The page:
2004

November-December  2004    New Plots from the Suriname

Hans ter Steege, Olaf Banki, Marion Jansen, Gisla Ramharakh and Kenneth Tjon and collaborators carried out a Botanical and ecological expedition to Lely Mts. Suriname. In terms of tree alpha-diversity Lely Mts. plots are fairly comparable with those of Brownsberg Nature Park (BNP) and Nassau Mts. The average Fisher’s alpha for the Nassau plots was 53.40, for BNP 57.12 and for Lely 55.81 (excluding the mountain savannah forest plot). Thus, all plateaus and their surroundings have high diversity compared to most lowland forests plots in western Suriname and Mapane. At this moment the plots at Lely Mts. Include both the plot with the highest and lowest diversity in Suriname. The plateaus are also
comparable in terms of their species richness based on a preliminary analysis of the botanical
collections made so far.

April  2004    New Plots from the Ecuadorian Amazon

Hugo Mogollon contributed data of another eight new plots from the Amazon of Ecuador. As Hugo remarks "they have atypical number of species, about a half that we usually found in Yasuni", but nevertheless they are quite rich plots.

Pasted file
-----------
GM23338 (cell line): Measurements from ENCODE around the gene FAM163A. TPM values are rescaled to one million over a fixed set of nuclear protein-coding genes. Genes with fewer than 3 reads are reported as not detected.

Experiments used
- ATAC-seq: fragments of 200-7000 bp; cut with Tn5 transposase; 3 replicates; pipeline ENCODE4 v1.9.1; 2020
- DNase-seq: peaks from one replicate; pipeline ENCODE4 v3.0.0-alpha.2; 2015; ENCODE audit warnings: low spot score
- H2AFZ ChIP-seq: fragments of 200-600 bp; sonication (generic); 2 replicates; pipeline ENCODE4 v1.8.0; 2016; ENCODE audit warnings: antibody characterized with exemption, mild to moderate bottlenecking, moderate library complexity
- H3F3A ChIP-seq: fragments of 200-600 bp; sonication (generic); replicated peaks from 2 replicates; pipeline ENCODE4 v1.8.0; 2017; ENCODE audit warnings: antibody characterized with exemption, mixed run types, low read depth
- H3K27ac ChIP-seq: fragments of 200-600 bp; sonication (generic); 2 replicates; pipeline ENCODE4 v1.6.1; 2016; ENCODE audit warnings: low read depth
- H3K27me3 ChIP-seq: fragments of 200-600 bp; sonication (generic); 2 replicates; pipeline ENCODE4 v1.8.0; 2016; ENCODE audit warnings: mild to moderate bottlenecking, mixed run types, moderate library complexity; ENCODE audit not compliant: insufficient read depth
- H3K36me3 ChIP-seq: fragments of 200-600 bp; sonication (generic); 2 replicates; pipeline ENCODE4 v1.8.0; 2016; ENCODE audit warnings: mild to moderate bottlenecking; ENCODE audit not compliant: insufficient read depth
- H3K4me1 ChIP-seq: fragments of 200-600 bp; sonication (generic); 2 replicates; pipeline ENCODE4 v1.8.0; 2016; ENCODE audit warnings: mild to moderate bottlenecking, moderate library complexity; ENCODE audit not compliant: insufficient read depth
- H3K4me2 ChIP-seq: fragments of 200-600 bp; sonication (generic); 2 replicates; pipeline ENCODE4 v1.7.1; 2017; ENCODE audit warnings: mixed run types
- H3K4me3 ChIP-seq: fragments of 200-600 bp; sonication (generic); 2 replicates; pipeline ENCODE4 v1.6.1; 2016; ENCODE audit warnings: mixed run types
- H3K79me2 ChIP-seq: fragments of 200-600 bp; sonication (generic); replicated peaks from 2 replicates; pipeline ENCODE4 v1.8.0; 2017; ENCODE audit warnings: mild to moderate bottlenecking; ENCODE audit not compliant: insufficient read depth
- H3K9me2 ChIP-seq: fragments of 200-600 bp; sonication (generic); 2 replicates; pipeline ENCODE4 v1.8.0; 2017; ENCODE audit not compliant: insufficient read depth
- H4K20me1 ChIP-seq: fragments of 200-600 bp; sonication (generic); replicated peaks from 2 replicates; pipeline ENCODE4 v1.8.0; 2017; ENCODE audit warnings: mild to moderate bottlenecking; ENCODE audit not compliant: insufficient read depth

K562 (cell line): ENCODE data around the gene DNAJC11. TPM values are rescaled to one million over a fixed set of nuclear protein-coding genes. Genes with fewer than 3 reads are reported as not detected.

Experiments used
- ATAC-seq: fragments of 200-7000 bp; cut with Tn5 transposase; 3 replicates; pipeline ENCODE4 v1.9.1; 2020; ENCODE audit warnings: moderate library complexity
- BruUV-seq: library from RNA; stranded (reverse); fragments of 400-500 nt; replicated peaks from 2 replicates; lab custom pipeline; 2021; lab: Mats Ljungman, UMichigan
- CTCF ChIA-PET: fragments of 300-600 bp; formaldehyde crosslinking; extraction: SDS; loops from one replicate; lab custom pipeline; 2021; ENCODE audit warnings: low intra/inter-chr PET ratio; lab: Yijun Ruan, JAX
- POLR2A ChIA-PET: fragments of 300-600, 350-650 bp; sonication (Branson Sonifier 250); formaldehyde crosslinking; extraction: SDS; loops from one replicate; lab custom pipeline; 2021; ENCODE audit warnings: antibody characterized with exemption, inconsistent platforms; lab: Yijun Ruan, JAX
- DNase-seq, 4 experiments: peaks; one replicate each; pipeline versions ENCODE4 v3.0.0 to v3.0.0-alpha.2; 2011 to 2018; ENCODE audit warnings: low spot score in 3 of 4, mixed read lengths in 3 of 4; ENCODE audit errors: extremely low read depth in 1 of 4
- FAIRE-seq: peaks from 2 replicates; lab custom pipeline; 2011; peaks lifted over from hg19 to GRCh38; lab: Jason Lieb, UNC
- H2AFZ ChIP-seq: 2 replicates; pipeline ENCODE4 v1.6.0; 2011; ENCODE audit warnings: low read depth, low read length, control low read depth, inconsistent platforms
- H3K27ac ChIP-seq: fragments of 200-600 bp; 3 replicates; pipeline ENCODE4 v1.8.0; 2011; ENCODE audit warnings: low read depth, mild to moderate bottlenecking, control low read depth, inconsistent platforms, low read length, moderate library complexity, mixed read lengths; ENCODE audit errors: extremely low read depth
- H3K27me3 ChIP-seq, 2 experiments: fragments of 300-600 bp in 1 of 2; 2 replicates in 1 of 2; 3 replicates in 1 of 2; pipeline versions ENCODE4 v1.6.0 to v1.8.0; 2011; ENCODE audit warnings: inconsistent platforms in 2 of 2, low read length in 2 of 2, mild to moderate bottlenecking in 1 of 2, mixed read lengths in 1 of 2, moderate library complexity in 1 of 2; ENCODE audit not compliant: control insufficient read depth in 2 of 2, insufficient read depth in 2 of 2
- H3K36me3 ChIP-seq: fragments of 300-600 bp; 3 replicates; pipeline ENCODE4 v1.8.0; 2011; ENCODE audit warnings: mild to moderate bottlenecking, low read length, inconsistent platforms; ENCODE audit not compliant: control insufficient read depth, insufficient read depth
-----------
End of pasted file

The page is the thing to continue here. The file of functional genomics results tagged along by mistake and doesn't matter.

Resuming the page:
April  2004    New Plots from the Colombian Amazon!

Adriana Prieto and Augustin Rudas contributed data from 4 new plots from Amacayacu NP, close to Leticia, Colombia. These plots fill an important gap in an area previously uncovered by our map.

March  2004    New West Amazonian Plots

Nigel Pitman et al. communicated 7 new plots from Ecuador and Peru. The total score of plots now stands at 43 for Ecuador and 86 for Peru. Time to check how our plot base compares against land area:

In terms of land area winners are the three Guianas and Ecuador, relatively small countries with relatively high input. However In Brazil, Bolivia and Peru (and Ecuador) much of the land area is not covered by tropical rain forest. Last column corrects for this. Now the scores are relatively similar, except for Brazil and Colombia, both large countries with huge inaccessible tracts of forest left.

February 2004    New Floodplain forest plots

Joachim Addis of the Max-Planck-Institut Fuer Limnologie submitted a publication and data for 1 extra floodplain forest on the confluence of Amazon and Rio Negro.

February 2004    Western-Amazonia regains lead position in tree alpha-diversity

Between October 2003 and February 2004, 88 new plots were submitted to ATDN. The new maps and other results that were calculated with the new data set and derived models can be found on New Diversity Maps 2004

Scratchpads developed and conceived by (alphabetical): Ed Baker, Katherine Bouton Alice Heaton Dimitris Koureas, Laurence Livermore, Dave Roberts, Simon Rycroft, Ben Scott, Vince Smith